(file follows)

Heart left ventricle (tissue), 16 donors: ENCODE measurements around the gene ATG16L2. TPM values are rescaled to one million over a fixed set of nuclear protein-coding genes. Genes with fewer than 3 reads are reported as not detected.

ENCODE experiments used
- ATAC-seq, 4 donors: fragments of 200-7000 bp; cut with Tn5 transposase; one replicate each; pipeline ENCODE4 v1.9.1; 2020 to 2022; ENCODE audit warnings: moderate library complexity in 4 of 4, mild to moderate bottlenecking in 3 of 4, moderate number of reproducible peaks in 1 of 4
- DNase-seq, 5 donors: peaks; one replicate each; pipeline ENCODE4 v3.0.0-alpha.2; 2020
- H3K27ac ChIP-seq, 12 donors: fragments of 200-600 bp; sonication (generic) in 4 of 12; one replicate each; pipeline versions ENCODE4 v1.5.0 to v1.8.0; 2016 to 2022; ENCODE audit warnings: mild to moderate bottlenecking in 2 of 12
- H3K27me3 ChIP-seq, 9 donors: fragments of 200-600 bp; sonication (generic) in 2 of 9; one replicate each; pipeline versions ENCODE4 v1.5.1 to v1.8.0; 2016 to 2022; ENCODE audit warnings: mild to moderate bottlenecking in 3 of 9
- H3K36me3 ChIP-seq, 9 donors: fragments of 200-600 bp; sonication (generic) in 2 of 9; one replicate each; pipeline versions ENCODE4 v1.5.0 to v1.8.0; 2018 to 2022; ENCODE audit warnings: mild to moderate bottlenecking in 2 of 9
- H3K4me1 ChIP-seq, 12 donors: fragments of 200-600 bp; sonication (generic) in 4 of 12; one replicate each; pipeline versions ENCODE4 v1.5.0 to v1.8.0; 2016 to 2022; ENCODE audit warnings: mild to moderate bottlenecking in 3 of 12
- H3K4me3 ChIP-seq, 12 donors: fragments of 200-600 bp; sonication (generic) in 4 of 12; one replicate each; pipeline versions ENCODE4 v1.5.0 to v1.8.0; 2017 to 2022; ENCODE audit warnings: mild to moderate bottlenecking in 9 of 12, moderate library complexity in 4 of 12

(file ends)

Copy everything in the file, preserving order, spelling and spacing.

Heart left ventricle (tissue), 16 donors: ENCODE measurements around the gene ATG16L2. TPM values are rescaled to one million over a fixed set of nuclear protein-coding genes. Genes with fewer than 3 reads are reported as not detected.

ENCODE experiments used
- ATAC-seq, 4 donors: fragments of 200-7000 bp; cut with Tn5 transposase; one replicate each; pipeline ENCODE4 v1.9.1; 2020 to 2022; ENCODE audit warnings: moderate library complexity in 4 of 4, mild to moderate bottlenecking in 3 of 4, moderate number of reproducible peaks in 1 of 4
- DNase-seq, 5 donors: peaks; one replicate each; pipeline ENCODE4 v3.0.0-alpha.2; 2020
- H3K27ac ChIP-seq, 12 donors: fragments of 200-600 bp; sonication (generic) in 4 of 12; one replicate each; pipeline versions ENCODE4 v1.5.0 to v1.8.0; 2016 to 2022; ENCODE audit warnings: mild to moderate bottlenecking in 2 of 12
- H3K27me3 ChIP-seq, 9 donors: fragments of 200-600 bp; sonication (generic) in 2 of 9; one replicate each; pipeline versions ENCODE4 v1.5.1 to v1.8.0; 2016 to 2022; ENCODE audit warnings: mild to moderate bottlenecking in 3 of 9
- H3K36me3 ChIP-seq, 9 donors: fragments of 200-600 bp; sonication (generic) in 2 of 9; one replicate each; pipeline versions ENCODE4 v1.5.0 to v1.8.0; 2018 to 2022; ENCODE audit warnings: mild to moderate bottlenecking in 2 of 9
- H3K4me1 ChIP-seq, 12 donors: fragments of 200-600 bp; sonication (generic) in 4 of 12; one replicate each; pipeline versions ENCODE4 v1.5.0 to v1.8.0; 2016 to 2022; ENCODE audit warnings: mild to moderate bottlenecking in 3 of 12
- H3K4me3 ChIP-seq, 12 donors: fragments of 200-600 bp; sonication (generic) in 4 of 12; one replicate each; pipeline versions ENCODE4 v1.5.0 to v1.8.0; 2017 to 2022; ENCODE audit warnings: mild to moderate bottlenecking in 9 of 12, moderate library complexity in 4 of 12